CAMPAIGNS MATTER! It comes down to one question: somebody asks the citizenry to give them the power of the government. Everyone expects to be told why should that be given to anyone. Whoever gives the best answer ultimately wins. I think Harper had that in 2006 and not really in 2004.

  29. Ronald O'Dowd says:


    I’m not ready to say Justin has the best campaign but who has gone up in the last five polls?

    And who blew it by providing an overly extended runway for political takeoff? You guessed it.

    • KBab says:

      As a (usually) committed Liberal I had some serious doubts when the writ was dropped, in fact I was resigned to backing the Dippers; not now though, I like what I’m hearing and seeing out of Trudeau. The NDP are about to be flanked, campaign to the left.

  30. Justin says:

    Duceppe trails the NDP by 37 points in his own riding! RIP Bloc.

    • Doogie says:

      If the Duceppe BQ tank again that will mortally, fatally terminally wound any attempt by new PQ leader PKP in the next Quebec provincial election. It’s make or break for the BQ and PQ sovereignty parties and I suspect they will not go down passively. They will get desperate and vicious in their attacks on Trudeau and Mulcair in a shock and awe manner to shake les quebecois out of their mental confusion and rejection of sovereignty. Their worst case scenario is a federal government led by a Quebec federalist prime minister and they must destroy them in Quebec. Their best case is another Harper minority government with the BQ holding the balance of power. It’s gonna be brutal in Quebec, and for the future of the Canadian nation.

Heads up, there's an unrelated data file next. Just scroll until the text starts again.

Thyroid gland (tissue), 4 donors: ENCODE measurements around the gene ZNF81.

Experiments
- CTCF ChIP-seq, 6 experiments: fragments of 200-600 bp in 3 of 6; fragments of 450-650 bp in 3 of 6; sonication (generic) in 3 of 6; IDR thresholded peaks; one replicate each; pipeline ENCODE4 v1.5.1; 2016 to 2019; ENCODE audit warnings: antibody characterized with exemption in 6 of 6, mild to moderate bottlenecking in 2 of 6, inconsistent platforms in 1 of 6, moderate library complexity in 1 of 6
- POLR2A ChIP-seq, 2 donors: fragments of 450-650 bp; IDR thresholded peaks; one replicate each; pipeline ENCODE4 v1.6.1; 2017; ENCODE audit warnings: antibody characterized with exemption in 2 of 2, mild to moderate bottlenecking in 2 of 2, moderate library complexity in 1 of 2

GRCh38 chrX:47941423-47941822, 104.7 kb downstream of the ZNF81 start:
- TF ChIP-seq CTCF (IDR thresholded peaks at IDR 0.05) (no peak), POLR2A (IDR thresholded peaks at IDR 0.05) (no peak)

31. pod says:

    Libs- moving forward
    NDP= They have Nobody at all
    Cons- Totally untrustworthy (even on the economy)

  32. e.a.f. says:

    It is an interesting theory based on self interest and what works for the individual. Of course campaigns can still matter, especially when something goes side ways for the “ruling” party.

    This campaign will matter for the Liberals and NDP because it is between those two parties as to who will form the next government. Most people made up their minds about the Cons prior to the election and not all of it has to do with the economy. Of course a poor economy and some scandals, might send people in another direction. In cases of a good economy, scandals don’t matter that much. Of course there was Alberta.

    It depends upon how stupid the governing party is. Chris Alexander didn’t help the Cons today, on Rosie Barton’s show. if the RCMP decide to raid the First Nations demonstrators in northern B.C. and Bill C-51 gets invoked, life could get fun in politics. don’t forget we have Pammy and the Bruce Carons show coming up, but the theory, ya, if people have money in their pockets they don’t care about much. If they don’t have money, they start to care about a lot of stuff.

  33. For the poor the recession never went away.